Once again I say big Congratulations to you on winning the Presidential election, achieving a feat no one has done in Nigeria or maybe Africa at large. I would have trekked all the way to Abuja to personally shake hands with you but the roads are not so safe and my Zulu is pretty young so I have to do this in writing.
However as I write you this letter, my keyboard is almost soaked from the tears dripping down my eyes, yes I write in pain as the task ahead of you seems like the steepest hill in our generation and the point where our country needs a total re-haul. You came in when the debt incurred almost towers the Kilimanjaro, like a sheep set for the slaughter you are taking reigns and like you have constantly reminded Nigerians that you are not a magician, and you do not have magic wands to turn us around in a flash. Despite your victory, it seems a little sour cos . “We can’t afford to do this again,” I said to myself, knowing well the energy and money I had invested in the electoral defeat of the incumbent president (mainly buying data to share my personal opinions on twitter, Facebook and my Blog).
I want to specifically remind you this on the eve of your inauguration that you have promised to CHANGE Nigeria and restore all the years of decay, yes you have inherited a broken country, a divided people and most especially a weak economy and yes we know it is surely going to be tough but please take it easy and from time to time I know you would ask yourself how come you struggled so hard to inherit this trash. Yes you have won, congrats but the only thing that would keep you there is performance and trust me in 2019 it would be easier voting you out if we don’t smell fresh air. I only pity those who also won in their respective states and refuse to move a muscle after 4 years, they would go. They also chanted CHANGE and promised competent governance, we would regularly update their scorecard for them. It would be most difficult for the likes of Akinwunmi Ambode who inherited a brilliant Lagos nurtured by an amazing Governor. Babatunde Fashola lived up to his promises by investing well in infrastructure and human capital; I almost forgot alternative revenue for the state. The reliance on the center was little. Continue reading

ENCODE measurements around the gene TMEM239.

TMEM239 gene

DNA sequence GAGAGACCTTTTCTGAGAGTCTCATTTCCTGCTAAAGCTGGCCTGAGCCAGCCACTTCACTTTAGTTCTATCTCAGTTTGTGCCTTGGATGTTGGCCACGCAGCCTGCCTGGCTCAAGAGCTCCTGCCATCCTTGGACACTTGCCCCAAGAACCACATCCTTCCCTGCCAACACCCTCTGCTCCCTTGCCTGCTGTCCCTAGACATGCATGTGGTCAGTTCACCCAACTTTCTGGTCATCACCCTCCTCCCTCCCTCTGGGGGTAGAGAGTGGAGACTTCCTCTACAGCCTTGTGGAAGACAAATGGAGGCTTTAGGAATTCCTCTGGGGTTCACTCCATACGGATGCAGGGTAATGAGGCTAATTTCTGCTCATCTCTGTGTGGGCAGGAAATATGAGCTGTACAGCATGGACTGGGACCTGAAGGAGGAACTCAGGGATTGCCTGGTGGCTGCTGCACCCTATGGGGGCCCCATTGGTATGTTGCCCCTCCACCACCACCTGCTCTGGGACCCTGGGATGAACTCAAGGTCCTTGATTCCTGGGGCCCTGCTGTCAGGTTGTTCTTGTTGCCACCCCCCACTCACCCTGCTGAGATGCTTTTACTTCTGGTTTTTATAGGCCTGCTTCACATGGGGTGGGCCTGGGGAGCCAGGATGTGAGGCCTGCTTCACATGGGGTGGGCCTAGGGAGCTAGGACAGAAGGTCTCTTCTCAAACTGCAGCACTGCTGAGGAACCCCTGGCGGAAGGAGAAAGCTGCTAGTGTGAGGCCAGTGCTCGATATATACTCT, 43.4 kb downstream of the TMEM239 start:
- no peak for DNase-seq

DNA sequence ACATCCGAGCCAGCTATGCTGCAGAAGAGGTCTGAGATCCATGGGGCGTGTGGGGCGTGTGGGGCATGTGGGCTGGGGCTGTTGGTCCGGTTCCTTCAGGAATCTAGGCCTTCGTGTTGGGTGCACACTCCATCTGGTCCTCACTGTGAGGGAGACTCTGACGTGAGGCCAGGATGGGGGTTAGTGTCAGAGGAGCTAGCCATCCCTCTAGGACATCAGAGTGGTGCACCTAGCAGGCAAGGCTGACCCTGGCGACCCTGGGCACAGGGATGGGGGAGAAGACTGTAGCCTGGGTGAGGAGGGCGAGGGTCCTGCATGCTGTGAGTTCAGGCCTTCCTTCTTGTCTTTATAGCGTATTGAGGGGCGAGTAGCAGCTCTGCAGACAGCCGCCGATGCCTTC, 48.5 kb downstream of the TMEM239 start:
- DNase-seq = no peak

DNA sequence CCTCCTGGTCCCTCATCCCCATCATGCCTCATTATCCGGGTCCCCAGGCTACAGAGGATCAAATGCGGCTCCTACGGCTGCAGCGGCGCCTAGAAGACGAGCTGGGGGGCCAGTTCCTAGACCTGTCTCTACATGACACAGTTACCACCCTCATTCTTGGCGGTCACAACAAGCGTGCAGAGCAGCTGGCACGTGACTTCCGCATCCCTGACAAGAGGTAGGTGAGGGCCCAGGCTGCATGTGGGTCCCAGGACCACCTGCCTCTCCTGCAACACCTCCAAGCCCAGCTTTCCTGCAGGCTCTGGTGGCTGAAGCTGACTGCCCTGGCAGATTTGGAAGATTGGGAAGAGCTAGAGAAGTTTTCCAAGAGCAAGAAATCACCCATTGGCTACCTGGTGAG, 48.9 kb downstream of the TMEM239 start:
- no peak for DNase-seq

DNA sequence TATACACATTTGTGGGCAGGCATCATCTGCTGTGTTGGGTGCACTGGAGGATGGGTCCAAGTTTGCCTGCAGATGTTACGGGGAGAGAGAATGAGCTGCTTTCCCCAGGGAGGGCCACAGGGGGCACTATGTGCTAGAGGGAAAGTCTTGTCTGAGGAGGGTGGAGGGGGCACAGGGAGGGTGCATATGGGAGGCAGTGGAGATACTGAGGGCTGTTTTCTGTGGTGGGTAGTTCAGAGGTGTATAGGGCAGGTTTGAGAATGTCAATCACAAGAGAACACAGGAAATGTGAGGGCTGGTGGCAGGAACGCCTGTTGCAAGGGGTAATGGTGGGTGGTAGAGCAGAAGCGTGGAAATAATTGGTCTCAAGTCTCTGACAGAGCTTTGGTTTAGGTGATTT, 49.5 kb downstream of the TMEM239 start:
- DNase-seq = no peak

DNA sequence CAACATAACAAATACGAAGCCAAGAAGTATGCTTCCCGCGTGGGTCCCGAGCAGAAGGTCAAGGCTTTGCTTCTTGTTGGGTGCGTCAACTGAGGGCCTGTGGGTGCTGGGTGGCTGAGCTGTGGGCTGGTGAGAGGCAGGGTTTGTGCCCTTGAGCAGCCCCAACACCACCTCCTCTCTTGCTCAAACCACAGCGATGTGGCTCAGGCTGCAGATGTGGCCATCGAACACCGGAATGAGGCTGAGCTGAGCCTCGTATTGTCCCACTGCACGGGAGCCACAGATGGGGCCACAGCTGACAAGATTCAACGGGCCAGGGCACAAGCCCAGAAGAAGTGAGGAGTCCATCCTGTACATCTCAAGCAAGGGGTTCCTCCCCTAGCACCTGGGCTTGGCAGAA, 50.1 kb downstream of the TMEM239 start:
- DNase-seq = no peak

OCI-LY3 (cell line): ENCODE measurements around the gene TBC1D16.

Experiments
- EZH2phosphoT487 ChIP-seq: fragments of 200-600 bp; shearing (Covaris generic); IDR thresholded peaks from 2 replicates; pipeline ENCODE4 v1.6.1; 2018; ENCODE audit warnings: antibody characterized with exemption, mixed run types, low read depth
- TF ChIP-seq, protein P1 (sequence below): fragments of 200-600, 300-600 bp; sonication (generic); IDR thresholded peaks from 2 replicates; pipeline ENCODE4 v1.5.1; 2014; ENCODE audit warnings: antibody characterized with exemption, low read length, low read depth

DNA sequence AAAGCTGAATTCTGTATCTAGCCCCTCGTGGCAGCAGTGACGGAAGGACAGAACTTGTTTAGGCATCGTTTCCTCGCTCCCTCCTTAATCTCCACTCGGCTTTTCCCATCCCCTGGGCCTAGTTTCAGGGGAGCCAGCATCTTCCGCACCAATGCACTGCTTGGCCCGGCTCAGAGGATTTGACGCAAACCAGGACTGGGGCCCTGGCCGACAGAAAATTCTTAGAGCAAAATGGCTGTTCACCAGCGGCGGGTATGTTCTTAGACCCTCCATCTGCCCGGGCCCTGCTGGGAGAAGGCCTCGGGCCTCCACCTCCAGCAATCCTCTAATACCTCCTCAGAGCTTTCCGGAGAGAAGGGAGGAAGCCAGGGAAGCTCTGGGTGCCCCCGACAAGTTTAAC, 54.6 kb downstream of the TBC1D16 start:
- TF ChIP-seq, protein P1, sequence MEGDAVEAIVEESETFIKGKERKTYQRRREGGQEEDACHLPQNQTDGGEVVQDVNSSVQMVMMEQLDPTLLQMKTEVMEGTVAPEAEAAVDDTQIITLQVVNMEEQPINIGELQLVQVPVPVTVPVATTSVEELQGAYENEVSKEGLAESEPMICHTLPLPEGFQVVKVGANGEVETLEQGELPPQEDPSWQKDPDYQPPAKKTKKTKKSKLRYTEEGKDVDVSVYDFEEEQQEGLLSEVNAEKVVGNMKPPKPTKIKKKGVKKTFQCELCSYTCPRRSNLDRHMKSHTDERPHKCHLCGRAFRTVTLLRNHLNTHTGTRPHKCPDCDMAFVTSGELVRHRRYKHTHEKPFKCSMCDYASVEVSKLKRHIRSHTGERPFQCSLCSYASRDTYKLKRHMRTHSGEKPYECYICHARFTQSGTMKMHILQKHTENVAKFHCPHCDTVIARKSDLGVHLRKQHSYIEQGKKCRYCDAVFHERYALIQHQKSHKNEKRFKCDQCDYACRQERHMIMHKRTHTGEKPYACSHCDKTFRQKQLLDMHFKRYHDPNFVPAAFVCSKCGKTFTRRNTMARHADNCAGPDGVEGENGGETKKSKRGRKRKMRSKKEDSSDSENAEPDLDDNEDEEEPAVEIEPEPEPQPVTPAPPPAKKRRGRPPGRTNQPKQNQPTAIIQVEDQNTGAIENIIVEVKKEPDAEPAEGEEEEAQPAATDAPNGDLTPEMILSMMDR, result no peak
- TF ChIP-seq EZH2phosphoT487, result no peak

It feels good to be back blogging after a few days away, i have been trying to drop my thoughts on the Mayweather/ Pacquioa fight and how i felt, my BBM and Facebook page saw a lot of traffic after my comments on the poor fulfillment of the expectations of the match, but apparently I needed a bit to know on the game of boxing.
My big buddy Akpo’s Adonkie filled me in with this write up, thought I should share it..
I still don’t remember ever staying up all night for a boxing match except for this one. Not even when Mike Tyson was at his ‘baddest’. I was fascinated by two things: the hype surrounding the event with the possibility of the two fighters taking home a pay of about $100m each and the person of Manny Pacquiao. To me, he is quite an interesting character. He is a politician, having been elected to the Phillipines House of Representatives, a basketball player, an actor and a musician. He is the head coach of a basket ball team as well as oldest rookie drafted and the shortest player in the Phillipines Basketball Association. He is also a Lieutenant Colonel in the Reserve Army of his country. He is the first and only eight division world champion in boxing. So I rooted for him as I usually do for the ‘under-dog’.
As for Floyd Mayweather, I didn’t think much of him except that he is a ‘showman’ through and through. My heart was with Manny Pacquiao all through the match but there’s no denying the fact that Mayweather won fair and square.
So what are my take-aways from this match and how can we apply it to real life situations? Here we go:
MAKE EACH PUNCH COUNT
Mayweather threw 435 punches to Pacquiao’s 429. Out of these, 148 punches connected for Mayweather while Pacquiao could only connect 81. Implication is that while both fighters threw almost equal amount of punches (Mayweather threw only 6 more punches than Pacquaio), the rate of connection for Mayweather was almost twice that of Pacquaio with the former having a 34% success rate while the latter had 19% success rate. Success in life goes beyond mere efforts. Nobody rewards you for efforts but results. Anyone can throw punches but only the truly successful will connect. The reward never goes to the one who made more efforts. The difference between success and failure can simply be the fact that you throw a bit more punches than competition. Continue reading